View Poll Results: Choose three social programs(3 only)

Voters
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  • Universal Healthcare

    15 62.50%
  • Education/k-12 + 4 years higher ed

    16 66.67%
  • Emergency welfare/medical/unemployment benefits

    9 37.50%
  • Social Security/medical for elderly/retired

    12 50.00%
  • Disability/medical services and benefits

    9 37.50%
  • Veterans/medical services and benefits

    10 41.67%
  • Planned Parenthood services

    5 20.83%
  • Arts&Entertainment/PBS funding

    4 16.67%
  • Emergency corporate/economy bailout fund

    4 16.67%
  • Illegal Alien emergency assistance and services

    1 4.17%
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Thread: Is Limited Socialism Possible In A Capitalist Economy?

  1. #21
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    Re: Is Limited Socialism Possible In A Capitalist Economy?

    Quote Originally Posted by Nick2253 View Post
    Why do roads and infrastructure have nothing to do with Socialism? The logic for nationalizing the construction and management of infrastructure is exactly the same for all the other things on that list, and they just as similarly serve a social function. The idea in all of these cases is that nationalizing service X changes the distribution of service X from one that favors the individual to one that favors the greater good. Roads and infrastructure as we deal with them in this country seem to serve exactly that purpose: instead of only benefiting those with the ability to pay, they benefit all at the cost of those with the ability to pay.
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    Re: Is Limited Socialism Possible In A Capitalist Economy?

    How about the police that patrol your neighborhood? Let's get rid of them.
    Police and courts existed before socialist ideology came together and they deal directly with the purpose of government.

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    Re: Is Limited Socialism Possible In A Capitalist Economy?

    I guess the idea of only choosing 3 is to let the others fall by the wayside. It's not going to happen. I chose 8. Restricted multiple choice is fascism.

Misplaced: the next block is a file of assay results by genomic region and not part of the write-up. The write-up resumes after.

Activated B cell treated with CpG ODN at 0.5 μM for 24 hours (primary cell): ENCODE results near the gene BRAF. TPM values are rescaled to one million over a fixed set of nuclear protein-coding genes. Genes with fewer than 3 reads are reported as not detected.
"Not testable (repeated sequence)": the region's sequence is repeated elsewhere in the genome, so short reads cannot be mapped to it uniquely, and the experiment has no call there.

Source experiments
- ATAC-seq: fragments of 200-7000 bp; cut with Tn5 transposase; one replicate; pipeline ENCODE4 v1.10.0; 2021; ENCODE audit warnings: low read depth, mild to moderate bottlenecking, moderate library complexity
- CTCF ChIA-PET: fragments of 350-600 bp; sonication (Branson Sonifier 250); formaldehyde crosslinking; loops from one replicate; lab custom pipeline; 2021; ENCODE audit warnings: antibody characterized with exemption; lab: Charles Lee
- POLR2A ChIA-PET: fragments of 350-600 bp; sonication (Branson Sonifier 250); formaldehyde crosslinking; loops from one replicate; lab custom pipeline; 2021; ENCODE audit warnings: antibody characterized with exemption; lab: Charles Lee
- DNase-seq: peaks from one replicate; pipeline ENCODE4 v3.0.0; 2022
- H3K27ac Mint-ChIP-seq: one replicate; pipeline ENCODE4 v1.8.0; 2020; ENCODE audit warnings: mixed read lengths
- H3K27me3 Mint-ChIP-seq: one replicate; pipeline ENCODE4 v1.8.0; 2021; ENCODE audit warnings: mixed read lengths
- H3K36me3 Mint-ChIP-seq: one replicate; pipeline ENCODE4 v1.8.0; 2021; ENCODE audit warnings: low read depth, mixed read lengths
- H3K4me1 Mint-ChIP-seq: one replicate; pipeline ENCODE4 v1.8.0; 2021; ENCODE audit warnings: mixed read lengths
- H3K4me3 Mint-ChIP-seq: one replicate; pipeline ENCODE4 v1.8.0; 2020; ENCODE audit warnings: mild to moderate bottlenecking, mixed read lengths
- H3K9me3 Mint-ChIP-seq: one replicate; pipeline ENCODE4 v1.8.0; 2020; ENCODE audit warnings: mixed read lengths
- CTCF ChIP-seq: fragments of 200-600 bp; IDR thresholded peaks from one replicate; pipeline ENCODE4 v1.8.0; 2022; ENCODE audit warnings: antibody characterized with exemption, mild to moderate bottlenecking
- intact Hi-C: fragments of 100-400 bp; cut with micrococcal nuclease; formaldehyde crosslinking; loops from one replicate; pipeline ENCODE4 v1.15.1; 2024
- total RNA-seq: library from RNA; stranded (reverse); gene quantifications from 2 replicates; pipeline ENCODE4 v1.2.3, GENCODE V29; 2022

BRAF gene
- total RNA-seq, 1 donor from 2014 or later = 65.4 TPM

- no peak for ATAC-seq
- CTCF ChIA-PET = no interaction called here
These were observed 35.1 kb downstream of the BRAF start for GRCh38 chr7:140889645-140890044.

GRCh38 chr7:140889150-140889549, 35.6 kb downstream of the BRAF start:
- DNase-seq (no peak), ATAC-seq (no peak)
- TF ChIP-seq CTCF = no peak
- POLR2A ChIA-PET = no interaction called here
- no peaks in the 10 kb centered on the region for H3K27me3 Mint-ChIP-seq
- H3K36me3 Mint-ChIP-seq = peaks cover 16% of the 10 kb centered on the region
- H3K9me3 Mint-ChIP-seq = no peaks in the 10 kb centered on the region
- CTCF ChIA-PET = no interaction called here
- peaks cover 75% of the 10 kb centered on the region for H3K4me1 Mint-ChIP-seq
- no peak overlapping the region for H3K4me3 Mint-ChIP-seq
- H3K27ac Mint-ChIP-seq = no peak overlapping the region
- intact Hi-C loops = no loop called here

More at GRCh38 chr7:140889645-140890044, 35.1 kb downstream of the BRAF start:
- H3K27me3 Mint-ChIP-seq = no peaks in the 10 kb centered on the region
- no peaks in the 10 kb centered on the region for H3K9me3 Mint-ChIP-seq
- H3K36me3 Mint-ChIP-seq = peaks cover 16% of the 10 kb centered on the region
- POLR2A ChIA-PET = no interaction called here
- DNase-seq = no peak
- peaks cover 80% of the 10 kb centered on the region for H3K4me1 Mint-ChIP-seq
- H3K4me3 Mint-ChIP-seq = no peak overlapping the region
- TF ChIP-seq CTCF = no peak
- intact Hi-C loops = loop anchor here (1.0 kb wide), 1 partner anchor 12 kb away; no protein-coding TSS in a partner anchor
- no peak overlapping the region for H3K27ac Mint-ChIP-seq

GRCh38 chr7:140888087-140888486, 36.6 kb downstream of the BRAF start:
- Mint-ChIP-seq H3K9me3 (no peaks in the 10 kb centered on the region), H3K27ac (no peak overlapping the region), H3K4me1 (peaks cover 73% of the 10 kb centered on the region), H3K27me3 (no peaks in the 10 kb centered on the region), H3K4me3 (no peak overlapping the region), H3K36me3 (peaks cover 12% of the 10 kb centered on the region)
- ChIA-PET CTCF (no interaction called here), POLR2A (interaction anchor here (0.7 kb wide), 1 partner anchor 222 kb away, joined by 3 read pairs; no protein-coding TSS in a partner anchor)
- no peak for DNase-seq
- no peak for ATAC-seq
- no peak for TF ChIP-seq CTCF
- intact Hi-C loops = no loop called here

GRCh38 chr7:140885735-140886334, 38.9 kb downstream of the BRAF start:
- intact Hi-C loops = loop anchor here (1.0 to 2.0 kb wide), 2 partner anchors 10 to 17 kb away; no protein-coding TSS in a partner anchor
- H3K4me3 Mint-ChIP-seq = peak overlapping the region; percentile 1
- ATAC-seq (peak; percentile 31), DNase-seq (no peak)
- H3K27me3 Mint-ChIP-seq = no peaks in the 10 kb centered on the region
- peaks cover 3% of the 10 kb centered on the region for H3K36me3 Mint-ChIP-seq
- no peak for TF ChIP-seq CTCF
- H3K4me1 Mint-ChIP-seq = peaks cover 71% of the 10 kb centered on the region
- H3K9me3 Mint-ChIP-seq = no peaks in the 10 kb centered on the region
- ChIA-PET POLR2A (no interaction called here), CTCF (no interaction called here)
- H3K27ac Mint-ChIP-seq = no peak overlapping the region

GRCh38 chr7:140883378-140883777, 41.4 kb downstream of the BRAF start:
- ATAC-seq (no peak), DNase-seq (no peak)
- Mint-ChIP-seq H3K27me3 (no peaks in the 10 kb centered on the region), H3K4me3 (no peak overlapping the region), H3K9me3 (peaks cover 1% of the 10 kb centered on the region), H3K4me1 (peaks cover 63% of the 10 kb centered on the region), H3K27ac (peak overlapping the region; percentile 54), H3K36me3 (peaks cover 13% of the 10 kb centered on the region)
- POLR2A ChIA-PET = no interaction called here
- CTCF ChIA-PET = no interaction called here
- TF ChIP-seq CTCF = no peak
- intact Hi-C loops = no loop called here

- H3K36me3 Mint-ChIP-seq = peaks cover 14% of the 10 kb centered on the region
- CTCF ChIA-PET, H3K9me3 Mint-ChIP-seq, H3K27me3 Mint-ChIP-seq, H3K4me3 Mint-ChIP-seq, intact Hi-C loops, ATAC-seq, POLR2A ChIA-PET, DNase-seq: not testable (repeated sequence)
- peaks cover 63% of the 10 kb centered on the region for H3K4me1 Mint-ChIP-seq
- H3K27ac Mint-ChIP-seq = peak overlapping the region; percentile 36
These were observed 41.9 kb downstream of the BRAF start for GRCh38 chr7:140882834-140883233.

4. #24
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    Re: Is Limited Socialism Possible In A Capitalist Economy?

    The term 'common good' is socialist. That some want to limit socialism to the most modern form doesn't make that concept true.

    Capitalism would have private security forces, private intel sources, private healthcare with private emergency services. Some counties are trying to force people to pay a fee if the emergency services are called by a non county resident.

    Socialism is the common good is paid for by a pool of resources vs capitalism which believe the for profit sector should run things most of us consider essential services.

    Limiting the services to three is not realistic. More to the point is where does the greater good end and individual responsibility take over.

  5. #25
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    Re: Is Limited Socialism Possible In A Capitalist Economy?

    Quote Originally Posted by Nick2253 View Post
    Why do roads and infrastructure have nothing to do with Socialism? The logic for nationalizing the construction and management of infrastructure is exactly the same for all the other things on that list, and they just as similarly serve a social function. The idea in all of these cases is that nationalizing service X changes the distribution of service X from one that favors the individual to one that favors the greater good. Roads and infrastructure as we deal with them in this country seem to serve exactly that purpose: instead of only benefiting those with the ability to pay, they benefit all at the cost of those with the ability to pay.
    Well under your reasoning then the military is a Socialist venture as well. Or the government in general is Socialist under the generalized reasoning that you stated. I mean the Government serves the greater good of society a lot more than the individual good of the individual. Plus there are many private roads in America. Even the National Highway System is not forced on States that do not want to join.